The pyramid composition is one of the most fundamental compositions in art and photography. In a portrait that follows the pyramid composition, the subject's body forms an upright triangle shape, with the head in the top center of the vertical space and the shoulders and body expanding below to form a wide base. The pattern is balanced and symmetrical, making it easy for the human eye to follow.
One early example of the pyramid composition is "The Madonna and Child with St. Anne," an oil painting by Leonardo da Vinci. In the composition, St. Anne's head forms the top of the triangle while infant Jesus and a dog help to form the base of the triangle. This composition was also popular among Michelangelo, Raphael and other Renaissance artists.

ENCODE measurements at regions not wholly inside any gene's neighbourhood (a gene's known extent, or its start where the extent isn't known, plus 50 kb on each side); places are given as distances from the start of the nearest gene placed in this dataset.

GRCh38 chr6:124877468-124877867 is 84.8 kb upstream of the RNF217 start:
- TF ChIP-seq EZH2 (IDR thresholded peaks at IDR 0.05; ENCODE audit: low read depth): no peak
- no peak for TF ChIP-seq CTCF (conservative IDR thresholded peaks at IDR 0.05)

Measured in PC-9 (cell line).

During the medieval period, many human figures were painted flat alongside each other with the overall composition forming no apparent shape. During the Renaissance, artists became more aware of composition, and that is when pyramid composition became common. Pyramid compositions are often found in nature. Mountains and pine trees are two examples. Tall buildings also form pyramids from the perspective of an onlooker at ground level. For this reason, the pyramid composition is considered to be a pleasant and natural composition.